Without quick, coordinated action in the wake of disaster, the disruption to daily life can make communities more susceptible to violence and conflict. This often involves providing people with immediate needs such as food, water and shelter. But humanitarian relief often encompasses much more — from education to medical care and cultural programs. The Taiwan Buddhist Tzu Chi Foundation’s Joe Wang discusses how better cooperation can help humanitarian organizations prepare for the next disaster and why meeting a community’s medium- and long-term needs is crucial for their path back toward stability.
The Latest @ USIP: International Cooperation in Disaster Responses
The Latest @ USIP: Côte d'Ivoire’s Struggle Against Cross-Border Violent Extremism
While Côte d'Ivoire has managed to professionalize its security forces and maintain relative calm in the country’s interior regions, concerns over violent extremism continue to plague its northern borders with countries like Mali and Burkina Faso. Vagondo Diomandé, Côte d'Ivoire’s minister of interior and security, discusses the country’s security landscape, his first impressions of the U.S. Strategy for Conflict Prevention and Stability Promotion in Coastal West Africa, and why a regional security approach is the only way to fully address the cross-border threat of terrorism.
Six Months in, Where Does the U.S.’ Pacific Islands Strategy Stand?
In September 2022, the United States announced the Pacific Partnership Strategy, its first-ever roadmap for the region, amid increasing geopolitical competition between China and the United States and its partners. However, the strategy only makes one reference to Beijing — most of the text details how Washington will tackle the challenges that have been identified as priorities by the Pacific Island countries themselves, especially the climate crisis. This reflects the U.S. government’s understanding that, while some regional leaders have expressed their own concerns about China, Pacific Island countries want Washington to engage with them for their own sake, not just to counter Beijing.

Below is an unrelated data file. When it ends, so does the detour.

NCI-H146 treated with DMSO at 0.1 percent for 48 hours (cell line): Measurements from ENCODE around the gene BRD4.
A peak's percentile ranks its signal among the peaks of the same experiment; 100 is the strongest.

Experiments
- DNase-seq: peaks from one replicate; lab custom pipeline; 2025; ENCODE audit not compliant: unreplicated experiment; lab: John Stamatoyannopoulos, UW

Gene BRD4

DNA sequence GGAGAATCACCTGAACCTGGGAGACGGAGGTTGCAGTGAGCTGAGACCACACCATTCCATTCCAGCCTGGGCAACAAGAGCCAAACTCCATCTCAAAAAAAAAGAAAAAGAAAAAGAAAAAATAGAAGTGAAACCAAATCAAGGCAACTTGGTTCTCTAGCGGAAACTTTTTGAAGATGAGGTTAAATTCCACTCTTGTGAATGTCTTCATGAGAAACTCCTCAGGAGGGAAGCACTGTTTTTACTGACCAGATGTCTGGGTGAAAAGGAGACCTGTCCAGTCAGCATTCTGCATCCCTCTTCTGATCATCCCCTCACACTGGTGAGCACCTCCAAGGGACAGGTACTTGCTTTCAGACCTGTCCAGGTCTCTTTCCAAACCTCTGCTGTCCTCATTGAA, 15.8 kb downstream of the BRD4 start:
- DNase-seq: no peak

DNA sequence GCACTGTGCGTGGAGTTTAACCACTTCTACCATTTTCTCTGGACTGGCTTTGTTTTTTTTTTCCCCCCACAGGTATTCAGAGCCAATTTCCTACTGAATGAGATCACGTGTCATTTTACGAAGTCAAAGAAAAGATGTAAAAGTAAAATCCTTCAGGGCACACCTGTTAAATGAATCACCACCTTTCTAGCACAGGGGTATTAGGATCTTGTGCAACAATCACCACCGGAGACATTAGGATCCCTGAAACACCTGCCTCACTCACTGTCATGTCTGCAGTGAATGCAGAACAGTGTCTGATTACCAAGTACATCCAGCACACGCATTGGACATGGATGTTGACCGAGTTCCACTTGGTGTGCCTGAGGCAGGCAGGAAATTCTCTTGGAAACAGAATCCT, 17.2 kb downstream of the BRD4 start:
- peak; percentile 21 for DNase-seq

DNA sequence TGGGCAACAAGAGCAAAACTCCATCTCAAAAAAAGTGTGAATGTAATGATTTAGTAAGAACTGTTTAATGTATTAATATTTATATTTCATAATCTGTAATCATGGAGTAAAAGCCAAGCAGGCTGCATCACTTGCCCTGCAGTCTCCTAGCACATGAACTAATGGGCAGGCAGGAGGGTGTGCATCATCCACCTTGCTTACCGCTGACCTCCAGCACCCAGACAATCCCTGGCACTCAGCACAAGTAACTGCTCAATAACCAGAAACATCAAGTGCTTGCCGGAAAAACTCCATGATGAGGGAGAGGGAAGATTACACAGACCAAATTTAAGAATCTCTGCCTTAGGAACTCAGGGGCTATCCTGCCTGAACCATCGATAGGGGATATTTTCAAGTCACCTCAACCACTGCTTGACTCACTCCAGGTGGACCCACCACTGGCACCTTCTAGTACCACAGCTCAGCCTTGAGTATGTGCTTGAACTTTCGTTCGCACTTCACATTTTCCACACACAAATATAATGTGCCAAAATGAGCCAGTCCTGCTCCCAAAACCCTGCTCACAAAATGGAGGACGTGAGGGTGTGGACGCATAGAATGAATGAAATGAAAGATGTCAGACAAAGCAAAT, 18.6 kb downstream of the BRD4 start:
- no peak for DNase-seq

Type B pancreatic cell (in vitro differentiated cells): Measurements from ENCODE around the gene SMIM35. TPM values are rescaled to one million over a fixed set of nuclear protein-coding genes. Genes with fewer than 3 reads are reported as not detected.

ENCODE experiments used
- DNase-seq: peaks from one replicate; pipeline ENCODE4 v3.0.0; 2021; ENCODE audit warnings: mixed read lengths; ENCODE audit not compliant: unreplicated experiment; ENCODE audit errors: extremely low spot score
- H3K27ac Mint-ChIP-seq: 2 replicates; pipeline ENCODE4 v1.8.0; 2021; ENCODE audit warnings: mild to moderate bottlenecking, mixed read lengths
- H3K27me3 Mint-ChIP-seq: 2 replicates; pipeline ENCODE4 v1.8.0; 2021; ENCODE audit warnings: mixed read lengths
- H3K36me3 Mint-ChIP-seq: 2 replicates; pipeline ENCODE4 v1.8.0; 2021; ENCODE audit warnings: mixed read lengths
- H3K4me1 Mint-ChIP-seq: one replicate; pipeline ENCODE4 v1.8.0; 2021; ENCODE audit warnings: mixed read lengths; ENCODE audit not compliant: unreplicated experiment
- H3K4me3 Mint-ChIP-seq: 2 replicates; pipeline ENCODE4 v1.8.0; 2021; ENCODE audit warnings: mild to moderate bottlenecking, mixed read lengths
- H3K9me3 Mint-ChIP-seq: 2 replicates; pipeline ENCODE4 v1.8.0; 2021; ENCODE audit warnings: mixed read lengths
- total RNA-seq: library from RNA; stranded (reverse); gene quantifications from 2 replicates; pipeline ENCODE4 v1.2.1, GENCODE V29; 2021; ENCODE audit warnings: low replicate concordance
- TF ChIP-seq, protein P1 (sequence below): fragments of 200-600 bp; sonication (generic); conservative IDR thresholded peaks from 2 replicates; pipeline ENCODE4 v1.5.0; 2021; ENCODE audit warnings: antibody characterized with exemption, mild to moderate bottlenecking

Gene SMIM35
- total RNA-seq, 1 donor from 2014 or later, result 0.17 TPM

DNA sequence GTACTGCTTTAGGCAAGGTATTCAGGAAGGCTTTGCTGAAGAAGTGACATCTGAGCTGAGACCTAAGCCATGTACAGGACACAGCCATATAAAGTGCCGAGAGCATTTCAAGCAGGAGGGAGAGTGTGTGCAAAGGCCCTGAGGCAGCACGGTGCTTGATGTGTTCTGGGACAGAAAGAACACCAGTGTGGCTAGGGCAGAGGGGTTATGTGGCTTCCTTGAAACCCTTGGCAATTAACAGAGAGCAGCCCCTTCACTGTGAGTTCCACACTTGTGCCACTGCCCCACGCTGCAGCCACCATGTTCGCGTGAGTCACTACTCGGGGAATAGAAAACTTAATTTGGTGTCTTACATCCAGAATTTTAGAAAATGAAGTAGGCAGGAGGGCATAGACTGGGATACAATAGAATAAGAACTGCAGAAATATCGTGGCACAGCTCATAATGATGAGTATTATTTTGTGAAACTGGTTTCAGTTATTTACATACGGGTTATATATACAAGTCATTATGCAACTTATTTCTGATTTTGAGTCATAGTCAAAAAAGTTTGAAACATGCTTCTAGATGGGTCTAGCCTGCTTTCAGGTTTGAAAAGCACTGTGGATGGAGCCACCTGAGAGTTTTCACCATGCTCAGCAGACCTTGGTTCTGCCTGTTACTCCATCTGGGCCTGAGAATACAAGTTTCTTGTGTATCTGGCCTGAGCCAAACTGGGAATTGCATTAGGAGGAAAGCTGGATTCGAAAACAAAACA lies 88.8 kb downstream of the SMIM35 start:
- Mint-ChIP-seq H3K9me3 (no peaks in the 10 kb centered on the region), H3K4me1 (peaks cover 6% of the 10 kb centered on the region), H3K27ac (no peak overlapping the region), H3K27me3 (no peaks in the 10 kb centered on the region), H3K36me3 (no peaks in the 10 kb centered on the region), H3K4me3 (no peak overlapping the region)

Vice President Harris Helps Focus on Ghana, West Africa
Vice President Kamala Harris’ choice of Ghana this week as the place to launch her show of U.S. commitment to a new partnership with Africa can be no surprise. Ghana is one of Africa’s more established democracies and is at the center of the coastal West Africa region that the United States has targeted for focused efforts to prevent instability and the spread of extremism that is driving insurgencies in the neighboring Sahel region. As Ghana confronts that threat, notably in its vulnerable north, its community and civil society groups form an essential resource that partners should support.
What’s the State of Play on the Global Fragility Act?
The White House’s recent release of 10-year stabilization and conflict prevention plans marks another milestone in U.S. efforts to implement the closely watched Global Fragility Act (GFA). The legislation received bipartisan support in the U.S. Congress before being signed into law by then President Donald Trump in 2019. It requires the U.S. government to develop a strategy for preventing the drivers of violent conflict and extremism, and to test a more coordinated, cost-effective and sustained U.S. approach in hot spots around the world.